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THE CHALLENGE

Organizing idea
Create a new website for the museum with a modern visual identity, automated CMS, and improved analytics strategy.

Supporting objectives
Our team is providing the Singapore Art Museum (SAM) with a new website, CMS, and content and analytics strategies. SAM is the only contemporary museum focused on Southeast Asian art and artists and hosts multiple cultural events each year. My role in this project is as a product owner and UX lead, in a team working with an agile process and atomic design principles.

  • Reach audiences

  • Stand out in Southeast Asia

  • Differentiate from other SG museums

  • Live up to "contemporary" as a concept

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THE PROCESS

Our team provided the Singapore Art Museum (SAM) with a new website, CMS, and content and analytics strategies. SAM is the only contemporary museum focused on Southeast Asian art and artists and hosts multiple cultural events each year. My role in this project is as a product owner and UX lead, in a team working with an agile process and atomic design principles.

At the start of the SAM project we outlined our organizing idea and key tenants that ground our work. We chose “Connect with Contemporary” because so much of what SAM does in programming and through its educational workshops is about making new ideas, cultures and artworks approachable. It was also important to us to find a way to communicate to SAM's audiences what contemporary art is, and why it is different than what they might see in other museums. 

We’ve found many museums focused not on the official distinctions between modern art and contemporary art, but rather on the fact that contemporary in many cases means representing works that address issues important to people in recent times. We also identify that the works shown by SAM often make use of new mediums and technology. We took several different approaches to understanding the context of SAM’s identity in the art world and within Singapore.


 

Research

Much of the public art in Singapore is very traditional or architectural in nature. Visitors to SAM are often invited to become much more involved in artworks; a stark difference from many experiences with art they may have had previously. We identified that SAM was well positioned to take on a more edgy approach to their visual identity, web presence and content across all channels: (web, print, and the in-person museum experience).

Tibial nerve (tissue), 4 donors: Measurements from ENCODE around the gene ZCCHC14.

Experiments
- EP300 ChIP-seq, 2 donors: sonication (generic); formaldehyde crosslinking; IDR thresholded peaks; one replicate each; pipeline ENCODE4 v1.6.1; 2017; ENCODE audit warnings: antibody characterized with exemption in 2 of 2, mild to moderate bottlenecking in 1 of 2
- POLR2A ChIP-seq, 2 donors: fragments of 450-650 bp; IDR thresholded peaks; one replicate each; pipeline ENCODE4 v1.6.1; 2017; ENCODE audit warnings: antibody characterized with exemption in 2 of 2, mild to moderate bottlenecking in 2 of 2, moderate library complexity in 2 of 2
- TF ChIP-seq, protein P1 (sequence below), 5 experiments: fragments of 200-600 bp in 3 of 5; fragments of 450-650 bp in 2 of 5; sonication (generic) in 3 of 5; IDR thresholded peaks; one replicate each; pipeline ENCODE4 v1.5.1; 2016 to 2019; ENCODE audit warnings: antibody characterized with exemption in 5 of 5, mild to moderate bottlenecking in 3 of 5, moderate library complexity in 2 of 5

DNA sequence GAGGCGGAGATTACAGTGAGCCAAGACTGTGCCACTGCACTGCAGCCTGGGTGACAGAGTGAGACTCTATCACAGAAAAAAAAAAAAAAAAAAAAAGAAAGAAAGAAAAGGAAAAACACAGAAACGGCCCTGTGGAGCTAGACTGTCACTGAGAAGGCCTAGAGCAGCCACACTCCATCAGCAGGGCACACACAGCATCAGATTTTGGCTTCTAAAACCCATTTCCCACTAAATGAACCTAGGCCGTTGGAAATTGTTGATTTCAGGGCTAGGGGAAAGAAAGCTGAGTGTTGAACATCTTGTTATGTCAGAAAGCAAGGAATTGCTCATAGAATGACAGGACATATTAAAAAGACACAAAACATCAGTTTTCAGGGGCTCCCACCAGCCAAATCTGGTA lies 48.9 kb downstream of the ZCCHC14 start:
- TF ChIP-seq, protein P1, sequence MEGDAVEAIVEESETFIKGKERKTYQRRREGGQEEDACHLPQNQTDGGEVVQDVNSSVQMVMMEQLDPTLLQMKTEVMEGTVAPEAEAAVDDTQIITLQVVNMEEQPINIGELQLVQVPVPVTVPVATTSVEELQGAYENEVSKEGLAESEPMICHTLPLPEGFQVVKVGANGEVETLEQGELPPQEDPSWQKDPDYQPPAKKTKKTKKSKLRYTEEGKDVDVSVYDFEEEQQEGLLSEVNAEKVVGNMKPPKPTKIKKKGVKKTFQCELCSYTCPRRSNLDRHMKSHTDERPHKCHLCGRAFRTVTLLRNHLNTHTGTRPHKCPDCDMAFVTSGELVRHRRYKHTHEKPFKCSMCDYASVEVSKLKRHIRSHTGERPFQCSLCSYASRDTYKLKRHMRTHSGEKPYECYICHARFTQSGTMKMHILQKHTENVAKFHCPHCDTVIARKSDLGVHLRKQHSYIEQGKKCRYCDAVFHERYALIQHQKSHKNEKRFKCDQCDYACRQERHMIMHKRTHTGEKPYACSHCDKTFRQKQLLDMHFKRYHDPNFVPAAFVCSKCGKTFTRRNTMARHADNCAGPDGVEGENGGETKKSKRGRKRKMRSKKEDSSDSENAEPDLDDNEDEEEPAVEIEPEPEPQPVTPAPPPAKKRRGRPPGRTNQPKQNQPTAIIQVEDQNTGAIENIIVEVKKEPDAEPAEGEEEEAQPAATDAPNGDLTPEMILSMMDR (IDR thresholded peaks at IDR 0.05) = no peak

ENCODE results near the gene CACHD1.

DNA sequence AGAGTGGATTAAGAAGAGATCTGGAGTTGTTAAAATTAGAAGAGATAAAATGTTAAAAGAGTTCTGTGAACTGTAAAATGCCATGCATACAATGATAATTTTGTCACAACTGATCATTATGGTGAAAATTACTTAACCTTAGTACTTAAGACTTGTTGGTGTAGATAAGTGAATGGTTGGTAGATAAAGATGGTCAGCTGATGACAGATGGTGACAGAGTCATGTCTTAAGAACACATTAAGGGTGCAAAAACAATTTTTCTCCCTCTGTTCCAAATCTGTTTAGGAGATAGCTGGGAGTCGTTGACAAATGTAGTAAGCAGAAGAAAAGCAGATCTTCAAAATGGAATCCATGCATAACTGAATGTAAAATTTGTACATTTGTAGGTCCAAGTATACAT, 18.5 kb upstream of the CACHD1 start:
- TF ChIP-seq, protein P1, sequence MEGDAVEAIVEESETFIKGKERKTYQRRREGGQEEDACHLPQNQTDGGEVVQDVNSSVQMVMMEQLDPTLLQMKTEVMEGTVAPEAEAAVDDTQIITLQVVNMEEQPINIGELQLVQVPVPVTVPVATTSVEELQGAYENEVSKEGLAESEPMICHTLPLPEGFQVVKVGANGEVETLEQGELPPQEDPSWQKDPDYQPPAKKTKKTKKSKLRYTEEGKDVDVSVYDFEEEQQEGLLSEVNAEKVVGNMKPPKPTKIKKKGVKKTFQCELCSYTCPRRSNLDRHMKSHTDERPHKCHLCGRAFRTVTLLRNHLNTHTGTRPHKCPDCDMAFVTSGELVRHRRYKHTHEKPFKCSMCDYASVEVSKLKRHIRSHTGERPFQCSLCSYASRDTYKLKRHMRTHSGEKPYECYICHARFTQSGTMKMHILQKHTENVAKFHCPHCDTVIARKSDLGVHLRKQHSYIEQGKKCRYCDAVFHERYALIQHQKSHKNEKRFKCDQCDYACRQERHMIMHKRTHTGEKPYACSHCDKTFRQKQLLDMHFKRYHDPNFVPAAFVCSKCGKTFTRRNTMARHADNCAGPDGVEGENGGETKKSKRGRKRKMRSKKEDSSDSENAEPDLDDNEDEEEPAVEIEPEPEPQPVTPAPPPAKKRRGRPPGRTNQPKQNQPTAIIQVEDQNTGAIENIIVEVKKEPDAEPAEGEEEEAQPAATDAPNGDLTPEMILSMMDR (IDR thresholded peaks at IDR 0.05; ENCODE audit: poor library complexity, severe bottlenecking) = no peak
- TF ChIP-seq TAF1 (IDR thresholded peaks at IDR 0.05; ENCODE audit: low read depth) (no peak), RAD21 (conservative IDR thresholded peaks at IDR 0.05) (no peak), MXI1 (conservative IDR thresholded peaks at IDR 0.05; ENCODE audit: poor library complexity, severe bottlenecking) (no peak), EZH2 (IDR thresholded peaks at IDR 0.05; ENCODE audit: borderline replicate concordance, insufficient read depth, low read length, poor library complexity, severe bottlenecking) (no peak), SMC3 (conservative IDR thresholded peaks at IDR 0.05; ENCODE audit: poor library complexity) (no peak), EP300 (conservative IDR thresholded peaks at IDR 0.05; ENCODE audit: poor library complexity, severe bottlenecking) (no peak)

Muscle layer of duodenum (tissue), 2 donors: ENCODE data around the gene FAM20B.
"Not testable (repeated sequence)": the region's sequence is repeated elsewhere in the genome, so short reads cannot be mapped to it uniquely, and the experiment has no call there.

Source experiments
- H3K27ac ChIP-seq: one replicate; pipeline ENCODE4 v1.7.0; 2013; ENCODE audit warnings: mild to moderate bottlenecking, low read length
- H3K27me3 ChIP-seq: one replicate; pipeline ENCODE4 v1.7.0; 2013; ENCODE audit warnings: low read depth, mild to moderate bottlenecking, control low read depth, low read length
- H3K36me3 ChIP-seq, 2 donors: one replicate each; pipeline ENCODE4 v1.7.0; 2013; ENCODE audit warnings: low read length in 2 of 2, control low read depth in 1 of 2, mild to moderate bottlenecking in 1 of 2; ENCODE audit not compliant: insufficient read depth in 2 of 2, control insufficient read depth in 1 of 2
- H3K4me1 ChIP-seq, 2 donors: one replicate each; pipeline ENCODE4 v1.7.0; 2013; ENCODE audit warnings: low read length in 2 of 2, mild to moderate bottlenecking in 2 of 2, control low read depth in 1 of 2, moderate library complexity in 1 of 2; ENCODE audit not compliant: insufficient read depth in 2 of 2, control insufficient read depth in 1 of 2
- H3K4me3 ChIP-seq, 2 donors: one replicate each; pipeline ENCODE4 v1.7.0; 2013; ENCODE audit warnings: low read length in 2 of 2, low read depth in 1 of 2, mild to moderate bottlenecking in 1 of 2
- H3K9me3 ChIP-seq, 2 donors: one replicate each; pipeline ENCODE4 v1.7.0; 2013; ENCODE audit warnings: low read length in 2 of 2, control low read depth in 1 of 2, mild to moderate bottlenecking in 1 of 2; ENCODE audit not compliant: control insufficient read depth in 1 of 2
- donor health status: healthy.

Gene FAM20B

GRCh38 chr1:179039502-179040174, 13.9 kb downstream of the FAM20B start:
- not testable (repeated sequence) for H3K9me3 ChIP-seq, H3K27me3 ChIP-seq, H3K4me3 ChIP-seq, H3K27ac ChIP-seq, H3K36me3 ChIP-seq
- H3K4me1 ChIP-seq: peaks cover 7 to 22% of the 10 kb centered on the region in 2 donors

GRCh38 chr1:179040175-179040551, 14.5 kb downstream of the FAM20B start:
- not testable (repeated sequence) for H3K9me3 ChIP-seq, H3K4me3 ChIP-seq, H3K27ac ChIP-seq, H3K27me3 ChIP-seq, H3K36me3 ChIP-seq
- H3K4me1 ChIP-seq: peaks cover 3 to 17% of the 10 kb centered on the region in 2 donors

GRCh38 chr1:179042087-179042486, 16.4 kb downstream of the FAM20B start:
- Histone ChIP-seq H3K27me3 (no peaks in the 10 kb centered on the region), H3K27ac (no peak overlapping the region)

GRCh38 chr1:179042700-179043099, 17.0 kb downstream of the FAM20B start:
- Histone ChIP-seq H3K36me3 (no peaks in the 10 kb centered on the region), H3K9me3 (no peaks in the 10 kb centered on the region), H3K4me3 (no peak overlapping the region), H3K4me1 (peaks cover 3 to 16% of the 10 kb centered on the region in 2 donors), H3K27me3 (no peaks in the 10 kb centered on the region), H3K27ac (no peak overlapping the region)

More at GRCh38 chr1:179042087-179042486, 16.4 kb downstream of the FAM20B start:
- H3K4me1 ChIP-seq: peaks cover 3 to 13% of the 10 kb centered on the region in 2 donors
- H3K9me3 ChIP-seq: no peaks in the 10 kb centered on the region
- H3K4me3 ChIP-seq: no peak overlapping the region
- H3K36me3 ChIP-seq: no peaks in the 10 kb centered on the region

In our initial research…

1) We looked at what similar organizations and “competitors” were doing to engage and involve their audiences.

2) We look at analytics for the museum website and investigated what visitors viewed most. We looked closely at what paths commonly lead to ticket purchase to the museum. We also looked a where visitors to the site were coming from. All of this helped us know where we should put our efforts in terms of highlighting existing content and creating new content.

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3) Next we examined the sensory (visual and physical / architectural) experience of SAM so we could understand what we’d need to capture and condense into our content. We wanted to create a unified experience that felt coordinated and bold like SAM, at every point of content. We drew inspiration from some of the world’s leading contemporary museums.

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Design Sprints


We established the foundation of our work in Sprint 1. We leveraged our early prototype heavily- it was a great way to get into ideas and into code early on. It was also very helpful for SAM as a way to understand that going in a very different visual direction was positive and possible. The foundation of our work involved core deliverables:

  • Explored extensions of original visual identity concept

  • A revised information architecture

  • A content inventory

  • Templates to support content and a plan to migrate to a new Content Management System (CMS)

  • Requirements document for features and technical needs

  • Outlined clearer business objectives and how to reach them

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The Material Layer


In Sprint 2, we zeroed in on the material layer. We wanted to bring bold diagonal lines into the visual approach as these brought a sense of motion and flow to the content in each page. SAM encouraged us to work in some of the geometric patterns that appeared in the tile work of their historic building- a brilliant suggestion and our talented visual team integrated this into the visual design system. (I supported visual designers in the definition of what design systems should address: they created these beautiful elements).

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Delivery


Sprint 3 involved a final pass at visual designs and hand over of materials to the internal team at SAM. Our technical team helped to organize training for SAM's marketing staff to understand how to manage content and use content on social media to drive traffic and future ticket purchase flows on the museum website.


THE OUTCOME

The outcome was a new custom site for the Singapore Art Museum. Perhaps one of the most valuable aspects of the upgrade was hidden in the background of this work; an easy to use and update content management system that will help SAM keep visitors updated and involved in a more active and engaging manner.

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